I had the radio tuned to NPR one day while I was toodling around town running errands. I caught a portion of an intriguing interview with Eugenia Bone, the author of The Kitchen Ecosystem*. She was talking about “cooking as a continuum, where each meal draws on elements from a previous one, providing the building blocks for another.” I was intrigued. In a world of food made fast (both at the drive-thru and in the home kitchen) it can be challenging to find recipes that mesh with my simple, whole-foods cooking philosophy and give me fresh, tasty, and completely doable ideas. I’m happy to say that Eugenia’s book does all of these.
Eugenia begins with the concept of the kitchen as an ecosystem, a place where foods and meals and ingredients are all interconnected. “I discovered that most of my favorite ingredients could be used in three ways,” Eugenia says in her introduction. “I could eat some fresh, preserve some, and turn the stuff I would normally toss into useful ingredients. My kitchen was becoming an ecosystem, and I was creating, in essence, a kind of perpetual pantry. Preserved foods and products made from preparing one dish could boost the flavor in the next dish.”
A basic example that may already occur in your kitchen is roasting a chicken for dinner on Tuesday night, then using the bones to make chicken stock for Wednesday night’s soup. When this concept is applied to other ingredients, the kitchen becomes a magical place of transformation. Fruit peels and pits turn into jelly. Meat and vegetable scraps turn into flavorful stocks. Citrus and ginger bits turn into candy. “Very flavorful food is not a matter of one exceptional recipe…” Eugenia says. “It is a matter of thinking of your kitchen as a system.”
I’ve dog-eared a few dozen recipes to try over the summer as our garden crops come in (hello, “Tomatoes” chapter!), but the one we chose for immediate tasting, thanks to a 20-pound box of oranges from Costco, was the Roast Chicken with Olive-Orange Tapenade. The Sweetie Pie and the kids pulled this one together for a special birthday dinner for me and it. was. delicious. The tapenade came together quickly and easily in the food processor (the Sweetie Pie wishes he’d made extra to keep in the fridge) and provided just enough of something special to make a roast chicken feel like a birthday treat.
Photo Credit: Ben Fink
The Kitchen Ecosystem is organized into chapters arranged by ingredient, each with a sort of family tree (apparently called a “cladogram”. Don’t you love geeky tidbits??) showing how to use each ingredient at each level. Surely I’m not the only one who has spent an afternoon putting up some (perfectly tasty) plum chutney, and then finding myself at a loss for what to do with it in December. I love that Eugenia gives me ideas, and even specific recipes, on how to use the things I’ve preserved.
For example, let’s look at that ubiquitous summer fruit, the zucchini. In August, I will be harvesting it by the bucketful and there is only so much zucchini bread that can fit in the freezer. I can eat some of it fresh in Polenta with Shredded Zucchini and Tarragon. Then, when the kids revolt and won’t eat anymore zucchini, I can preserve some by making Pickled Zucchini. In the fall, when we have forgotten August’s zucchini glut, I can use the preserved Pickled Zucchini to then make Cuban Sandwiches with Zucchini Pickle. And if I really want to have a carbon-neutral kitchen footprint I can use the brine from the pickles to make a Ranch Pickle Juice Dressing to serve with a salad on the side. Brilliant, yes?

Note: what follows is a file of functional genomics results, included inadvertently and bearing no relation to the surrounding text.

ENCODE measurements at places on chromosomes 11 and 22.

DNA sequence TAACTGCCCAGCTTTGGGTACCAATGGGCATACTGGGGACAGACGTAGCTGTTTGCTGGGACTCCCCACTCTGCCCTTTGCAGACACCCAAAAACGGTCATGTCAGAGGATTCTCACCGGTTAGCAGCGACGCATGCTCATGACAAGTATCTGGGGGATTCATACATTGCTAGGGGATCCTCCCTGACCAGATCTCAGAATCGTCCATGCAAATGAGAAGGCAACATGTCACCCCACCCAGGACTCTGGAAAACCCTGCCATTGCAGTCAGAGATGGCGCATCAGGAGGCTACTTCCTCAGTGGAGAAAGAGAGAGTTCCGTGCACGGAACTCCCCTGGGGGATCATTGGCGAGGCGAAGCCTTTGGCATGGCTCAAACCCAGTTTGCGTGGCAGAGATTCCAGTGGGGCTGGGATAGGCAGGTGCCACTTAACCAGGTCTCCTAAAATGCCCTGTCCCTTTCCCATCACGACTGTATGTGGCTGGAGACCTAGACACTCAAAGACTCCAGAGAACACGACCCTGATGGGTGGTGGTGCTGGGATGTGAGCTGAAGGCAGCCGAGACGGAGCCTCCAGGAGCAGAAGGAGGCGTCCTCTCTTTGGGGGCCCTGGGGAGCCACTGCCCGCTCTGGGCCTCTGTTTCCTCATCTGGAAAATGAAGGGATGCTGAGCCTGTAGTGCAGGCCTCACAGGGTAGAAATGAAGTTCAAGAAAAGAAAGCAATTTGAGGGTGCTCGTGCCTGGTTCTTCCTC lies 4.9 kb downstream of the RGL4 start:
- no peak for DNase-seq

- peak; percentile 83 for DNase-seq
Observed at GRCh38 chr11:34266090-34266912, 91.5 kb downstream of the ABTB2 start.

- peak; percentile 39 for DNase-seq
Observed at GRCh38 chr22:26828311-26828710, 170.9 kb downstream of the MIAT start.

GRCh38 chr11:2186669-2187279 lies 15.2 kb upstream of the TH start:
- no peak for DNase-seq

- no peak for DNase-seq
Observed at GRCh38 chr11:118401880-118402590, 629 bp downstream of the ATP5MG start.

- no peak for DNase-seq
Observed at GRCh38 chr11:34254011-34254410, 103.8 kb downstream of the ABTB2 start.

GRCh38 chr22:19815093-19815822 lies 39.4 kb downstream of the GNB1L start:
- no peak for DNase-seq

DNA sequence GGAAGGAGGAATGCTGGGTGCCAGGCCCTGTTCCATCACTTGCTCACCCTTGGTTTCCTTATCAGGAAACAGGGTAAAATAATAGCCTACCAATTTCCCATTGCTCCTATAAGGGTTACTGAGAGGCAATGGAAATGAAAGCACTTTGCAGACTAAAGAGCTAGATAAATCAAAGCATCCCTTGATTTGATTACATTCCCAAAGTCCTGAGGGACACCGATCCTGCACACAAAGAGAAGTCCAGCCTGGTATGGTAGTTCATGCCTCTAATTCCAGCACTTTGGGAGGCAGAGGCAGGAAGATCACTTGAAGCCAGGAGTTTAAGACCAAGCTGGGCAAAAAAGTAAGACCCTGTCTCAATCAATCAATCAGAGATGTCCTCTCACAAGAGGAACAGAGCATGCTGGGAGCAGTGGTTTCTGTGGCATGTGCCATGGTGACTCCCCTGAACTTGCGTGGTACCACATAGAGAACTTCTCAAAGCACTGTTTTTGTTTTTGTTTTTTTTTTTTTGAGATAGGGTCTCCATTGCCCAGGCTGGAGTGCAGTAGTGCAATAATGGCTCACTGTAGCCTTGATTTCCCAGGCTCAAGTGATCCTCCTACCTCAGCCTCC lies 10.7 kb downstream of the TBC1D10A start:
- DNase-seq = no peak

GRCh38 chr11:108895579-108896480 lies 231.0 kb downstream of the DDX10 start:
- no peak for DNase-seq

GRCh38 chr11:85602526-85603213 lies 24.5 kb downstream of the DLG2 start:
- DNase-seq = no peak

This is probably a concept that has occurred to most people who spend some amount of time in the kitchen, and perhaps you even have collected a group of recipes that fit into the “stream” of your kitchen ecosystem–some that you use for fresh eating, some for preserving. I suppose you could do the legwork yourself of cross-referencing all of your recipes for fresh and preserved apples, but why in the world would you want to?? Eugenia has handily compiled it all for you between two covers.
Plus her recipes are scaled to make small batches, so you don’t need an entire bushel of tomatoes to put some by for the winter. Eugenia’s recipe for canned tomatoes calls for only 5 pounds, which is easily obtained from my garden, or the farmer’s market, or even on sale at the supermarket.
The Kitchen Ecosystem will be occupying a permanent place on my kitchen counter this summer, as our family ekes every ounce of nutrition and flavor out of the bounty of our garden. I’ve already planted another two rows of radishes so I’ll have enough to put up a few pints of Pickled Radishes. Maybe it’s not too late to add some extra peppers.
* Review posts are my opinions on items that were sent to me free of charge. The items were given to me, but the thoughts and opinions are my own. I do not provide reviews of every item sent to me and only review items that I find to be truly worthy of recommendation.
WE HAVE A COPY TO GIVE AWAY!
Clarkson Potter/Publishers is giving away a copy of Eugenia Bone’s The Kitchen Ecosystem to one Plan to Eat reader. Here’s how to enter: